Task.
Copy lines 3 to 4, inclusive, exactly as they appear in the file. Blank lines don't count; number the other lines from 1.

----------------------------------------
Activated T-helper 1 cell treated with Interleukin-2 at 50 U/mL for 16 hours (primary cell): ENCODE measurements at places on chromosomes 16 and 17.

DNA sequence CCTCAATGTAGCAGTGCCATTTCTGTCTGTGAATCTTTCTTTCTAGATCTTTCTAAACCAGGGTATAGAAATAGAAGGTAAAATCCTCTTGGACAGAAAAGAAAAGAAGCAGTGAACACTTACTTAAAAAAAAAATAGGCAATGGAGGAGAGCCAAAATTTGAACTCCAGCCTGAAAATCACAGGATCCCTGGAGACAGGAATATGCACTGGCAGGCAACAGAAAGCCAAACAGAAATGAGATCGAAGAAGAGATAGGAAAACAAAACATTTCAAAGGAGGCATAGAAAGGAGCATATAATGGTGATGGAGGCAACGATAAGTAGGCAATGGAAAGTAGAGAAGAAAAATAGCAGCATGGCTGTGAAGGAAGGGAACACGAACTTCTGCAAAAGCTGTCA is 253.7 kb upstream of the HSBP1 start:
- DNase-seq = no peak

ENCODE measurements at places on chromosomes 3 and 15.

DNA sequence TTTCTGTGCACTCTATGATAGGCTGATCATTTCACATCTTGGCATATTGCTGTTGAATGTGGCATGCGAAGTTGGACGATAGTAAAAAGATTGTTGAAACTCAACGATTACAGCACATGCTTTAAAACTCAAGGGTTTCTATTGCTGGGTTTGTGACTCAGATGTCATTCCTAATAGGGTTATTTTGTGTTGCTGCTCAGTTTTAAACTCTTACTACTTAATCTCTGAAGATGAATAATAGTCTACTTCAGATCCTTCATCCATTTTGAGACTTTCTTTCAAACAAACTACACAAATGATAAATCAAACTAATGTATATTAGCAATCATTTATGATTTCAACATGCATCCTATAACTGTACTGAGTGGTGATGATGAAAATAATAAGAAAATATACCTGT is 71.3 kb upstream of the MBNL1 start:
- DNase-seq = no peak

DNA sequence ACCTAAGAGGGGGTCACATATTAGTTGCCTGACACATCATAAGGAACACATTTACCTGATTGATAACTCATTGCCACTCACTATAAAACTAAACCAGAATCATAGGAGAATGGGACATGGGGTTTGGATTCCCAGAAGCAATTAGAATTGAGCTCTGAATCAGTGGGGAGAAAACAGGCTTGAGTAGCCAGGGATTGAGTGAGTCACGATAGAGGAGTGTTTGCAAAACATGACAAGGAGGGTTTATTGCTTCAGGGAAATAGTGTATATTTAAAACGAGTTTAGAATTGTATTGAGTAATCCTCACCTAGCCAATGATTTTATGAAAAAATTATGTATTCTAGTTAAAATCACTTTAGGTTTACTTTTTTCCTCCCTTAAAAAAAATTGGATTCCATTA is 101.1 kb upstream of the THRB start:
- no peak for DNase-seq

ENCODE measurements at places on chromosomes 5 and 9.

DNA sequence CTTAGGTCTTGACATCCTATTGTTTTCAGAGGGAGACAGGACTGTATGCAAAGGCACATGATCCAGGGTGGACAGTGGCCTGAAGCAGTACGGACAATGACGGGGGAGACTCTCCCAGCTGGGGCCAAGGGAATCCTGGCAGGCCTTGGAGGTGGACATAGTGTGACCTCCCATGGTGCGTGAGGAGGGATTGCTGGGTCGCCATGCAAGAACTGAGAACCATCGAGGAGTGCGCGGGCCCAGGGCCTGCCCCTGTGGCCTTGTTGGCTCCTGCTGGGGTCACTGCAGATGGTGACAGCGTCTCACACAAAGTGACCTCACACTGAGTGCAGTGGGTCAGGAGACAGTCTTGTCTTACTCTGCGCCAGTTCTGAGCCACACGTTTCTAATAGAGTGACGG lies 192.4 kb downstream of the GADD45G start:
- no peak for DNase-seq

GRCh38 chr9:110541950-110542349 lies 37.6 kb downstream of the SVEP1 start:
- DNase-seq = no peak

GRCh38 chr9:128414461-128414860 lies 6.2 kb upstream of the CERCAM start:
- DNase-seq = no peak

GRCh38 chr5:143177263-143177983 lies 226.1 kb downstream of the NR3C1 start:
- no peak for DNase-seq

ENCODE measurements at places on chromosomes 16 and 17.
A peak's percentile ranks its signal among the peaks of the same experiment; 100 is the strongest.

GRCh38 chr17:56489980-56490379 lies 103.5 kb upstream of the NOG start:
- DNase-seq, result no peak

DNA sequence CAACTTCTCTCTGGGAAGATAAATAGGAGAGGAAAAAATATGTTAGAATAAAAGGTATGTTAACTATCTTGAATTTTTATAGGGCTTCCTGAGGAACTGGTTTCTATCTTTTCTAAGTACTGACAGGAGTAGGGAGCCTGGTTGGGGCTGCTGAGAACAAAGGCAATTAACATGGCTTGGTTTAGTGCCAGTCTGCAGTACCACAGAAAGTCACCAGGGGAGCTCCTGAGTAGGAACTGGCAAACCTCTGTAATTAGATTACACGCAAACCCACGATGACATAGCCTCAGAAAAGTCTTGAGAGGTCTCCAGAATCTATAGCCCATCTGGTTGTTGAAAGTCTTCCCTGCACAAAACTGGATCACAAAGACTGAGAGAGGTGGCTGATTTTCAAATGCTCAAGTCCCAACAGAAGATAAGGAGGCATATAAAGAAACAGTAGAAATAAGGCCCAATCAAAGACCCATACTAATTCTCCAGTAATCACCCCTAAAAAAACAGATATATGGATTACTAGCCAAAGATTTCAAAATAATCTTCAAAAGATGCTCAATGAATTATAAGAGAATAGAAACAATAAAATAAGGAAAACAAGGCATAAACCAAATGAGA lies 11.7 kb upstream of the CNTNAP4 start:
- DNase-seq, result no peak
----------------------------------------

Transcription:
- DNase-seq = no peak

ENCODE measurements at places on chromosomes 3 and 15.